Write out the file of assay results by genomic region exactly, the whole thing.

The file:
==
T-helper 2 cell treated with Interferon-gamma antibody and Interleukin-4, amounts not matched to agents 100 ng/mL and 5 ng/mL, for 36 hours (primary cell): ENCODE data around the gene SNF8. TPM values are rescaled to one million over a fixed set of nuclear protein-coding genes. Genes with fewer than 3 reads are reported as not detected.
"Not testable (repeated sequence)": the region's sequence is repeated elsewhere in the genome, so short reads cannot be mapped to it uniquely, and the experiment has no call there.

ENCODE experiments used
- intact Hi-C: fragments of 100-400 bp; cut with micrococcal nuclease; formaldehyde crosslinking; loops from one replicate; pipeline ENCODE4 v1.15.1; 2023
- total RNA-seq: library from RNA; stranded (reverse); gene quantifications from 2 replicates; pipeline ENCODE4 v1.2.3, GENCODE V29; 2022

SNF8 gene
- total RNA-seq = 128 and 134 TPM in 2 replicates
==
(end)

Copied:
T-helper 2 cell treated with Interferon-gamma antibody and Interleukin-4, amounts not matched to agents 100 ng/mL and 5 ng/mL, for 36 hours (primary cell): ENCODE data around the gene SNF8. TPM values are rescaled to one million over a fixed set of nuclear protein-coding genes. Genes with fewer than 3 reads are reported as not detected.
"Not testable (repeated sequence)": the region's sequence is repeated elsewhere in the genome, so short reads cannot be mapped to it uniquely, and the experiment has no call there.

ENCODE experiments used
- intact Hi-C: fragments of 100-400 bp; cut with micrococcal nuclease; formaldehyde crosslinking; loops from one replicate; pipeline ENCODE4 v1.15.1; 2023
- total RNA-seq: library from RNA; stranded (reverse); gene quantifications from 2 replicates; pipeline ENCODE4 v1.2.3, GENCODE V29; 2022

SNF8 gene
- total RNA-seq = 128 and 134 TPM in 2 replicates